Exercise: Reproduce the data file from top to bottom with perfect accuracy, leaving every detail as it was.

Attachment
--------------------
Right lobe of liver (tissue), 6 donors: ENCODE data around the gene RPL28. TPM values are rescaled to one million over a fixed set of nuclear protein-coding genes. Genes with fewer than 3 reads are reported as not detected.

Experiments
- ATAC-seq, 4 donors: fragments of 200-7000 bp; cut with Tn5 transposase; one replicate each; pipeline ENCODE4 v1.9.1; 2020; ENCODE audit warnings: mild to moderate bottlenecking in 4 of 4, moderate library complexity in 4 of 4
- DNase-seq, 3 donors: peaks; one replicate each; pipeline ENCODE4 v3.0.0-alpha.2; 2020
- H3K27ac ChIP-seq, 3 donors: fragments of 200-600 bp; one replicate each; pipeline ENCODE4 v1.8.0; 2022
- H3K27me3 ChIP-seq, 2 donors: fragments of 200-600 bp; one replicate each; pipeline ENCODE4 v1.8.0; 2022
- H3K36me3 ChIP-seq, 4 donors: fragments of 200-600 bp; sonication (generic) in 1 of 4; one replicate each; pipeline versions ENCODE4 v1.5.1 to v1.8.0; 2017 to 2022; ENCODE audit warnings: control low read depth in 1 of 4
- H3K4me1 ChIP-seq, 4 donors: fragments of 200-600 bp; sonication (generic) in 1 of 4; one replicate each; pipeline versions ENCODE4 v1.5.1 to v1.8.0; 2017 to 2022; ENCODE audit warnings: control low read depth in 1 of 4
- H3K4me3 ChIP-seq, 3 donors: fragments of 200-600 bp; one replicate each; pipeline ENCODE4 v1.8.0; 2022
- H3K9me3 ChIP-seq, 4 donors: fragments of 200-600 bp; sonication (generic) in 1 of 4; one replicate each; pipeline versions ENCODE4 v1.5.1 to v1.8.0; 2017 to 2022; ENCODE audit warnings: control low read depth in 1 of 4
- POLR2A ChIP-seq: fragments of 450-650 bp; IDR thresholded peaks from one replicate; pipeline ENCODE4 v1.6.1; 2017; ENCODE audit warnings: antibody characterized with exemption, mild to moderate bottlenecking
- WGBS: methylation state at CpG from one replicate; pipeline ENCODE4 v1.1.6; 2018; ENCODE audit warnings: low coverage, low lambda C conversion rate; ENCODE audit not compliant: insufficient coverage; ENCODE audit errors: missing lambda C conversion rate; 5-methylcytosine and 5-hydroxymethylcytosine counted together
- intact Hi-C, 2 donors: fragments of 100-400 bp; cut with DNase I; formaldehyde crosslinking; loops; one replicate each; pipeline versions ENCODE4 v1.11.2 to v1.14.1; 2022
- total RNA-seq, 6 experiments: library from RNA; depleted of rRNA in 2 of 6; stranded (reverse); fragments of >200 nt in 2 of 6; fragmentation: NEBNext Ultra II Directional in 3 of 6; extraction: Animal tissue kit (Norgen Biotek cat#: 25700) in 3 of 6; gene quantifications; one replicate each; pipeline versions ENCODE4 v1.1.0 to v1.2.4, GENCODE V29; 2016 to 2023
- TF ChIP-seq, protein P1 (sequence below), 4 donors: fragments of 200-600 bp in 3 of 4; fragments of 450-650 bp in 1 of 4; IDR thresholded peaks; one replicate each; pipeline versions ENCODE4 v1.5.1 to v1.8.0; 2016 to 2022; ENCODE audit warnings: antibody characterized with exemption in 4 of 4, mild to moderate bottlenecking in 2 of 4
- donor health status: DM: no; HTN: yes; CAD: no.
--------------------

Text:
Right lobe of liver (tissue), 6 donors: ENCODE data around the gene RPL28. TPM values are rescaled to one million over a fixed set of nuclear protein-coding genes. Genes with fewer than 3 reads are reported as not detected.

Experiments
- ATAC-seq, 4 donors: fragments of 200-7000 bp; cut with Tn5 transposase; one replicate each; pipeline ENCODE4 v1.9.1; 2020; ENCODE audit warnings: mild to moderate bottlenecking in 4 of 4, moderate library complexity in 4 of 4
- DNase-seq, 3 donors: peaks; one replicate each; pipeline ENCODE4 v3.0.0-alpha.2; 2020
- H3K27ac ChIP-seq, 3 donors: fragments of 200-600 bp; one replicate each; pipeline ENCODE4 v1.8.0; 2022
- H3K27me3 ChIP-seq, 2 donors: fragments of 200-600 bp; one replicate each; pipeline ENCODE4 v1.8.0; 2022
- H3K36me3 ChIP-seq, 4 donors: fragments of 200-600 bp; sonication (generic) in 1 of 4; one replicate each; pipeline versions ENCODE4 v1.5.1 to v1.8.0; 2017 to 2022; ENCODE audit warnings: control low read depth in 1 of 4
- H3K4me1 ChIP-seq, 4 donors: fragments of 200-600 bp; sonication (generic) in 1 of 4; one replicate each; pipeline versions ENCODE4 v1.5.1 to v1.8.0; 2017 to 2022; ENCODE audit warnings: control low read depth in 1 of 4
- H3K4me3 ChIP-seq, 3 donors: fragments of 200-600 bp; one replicate each; pipeline ENCODE4 v1.8.0; 2022
- H3K9me3 ChIP-seq, 4 donors: fragments of 200-600 bp; sonication (generic) in 1 of 4; one replicate each; pipeline versions ENCODE4 v1.5.1 to v1.8.0; 2017 to 2022; ENCODE audit warnings: control low read depth in 1 of 4
- POLR2A ChIP-seq: fragments of 450-650 bp; IDR thresholded peaks from one replicate; pipeline ENCODE4 v1.6.1; 2017; ENCODE audit warnings: antibody characterized with exemption, mild to moderate bottlenecking
- WGBS: methylation state at CpG from one replicate; pipeline ENCODE4 v1.1.6; 2018; ENCODE audit warnings: low coverage, low lambda C conversion rate; ENCODE audit not compliant: insufficient coverage; ENCODE audit errors: missing lambda C conversion rate; 5-methylcytosine and 5-hydroxymethylcytosine counted together
- intact Hi-C, 2 donors: fragments of 100-400 bp; cut with DNase I; formaldehyde crosslinking; loops; one replicate each; pipeline versions ENCODE4 v1.11.2 to v1.14.1; 2022
- total RNA-seq, 6 experiments: library from RNA; depleted of rRNA in 2 of 6; stranded (reverse); fragments of >200 nt in 2 of 6; fragmentation: NEBNext Ultra II Directional in 3 of 6; extraction: Animal tissue kit (Norgen Biotek cat#: 25700) in 3 of 6; gene quantifications; one replicate each; pipeline versions ENCODE4 v1.1.0 to v1.2.4, GENCODE V29; 2016 to 2023
- TF ChIP-seq, protein P1 (sequence below), 4 donors: fragments of 200-600 bp in 3 of 4; fragments of 450-650 bp in 1 of 4; IDR thresholded peaks; one replicate each; pipeline versions ENCODE4 v1.5.1 to v1.8.0; 2016 to 2022; ENCODE audit warnings: antibody characterized with exemption in 4 of 4, mild to moderate bottlenecking in 2 of 4
- donor health status: DM: no; HTN: yes; CAD: no.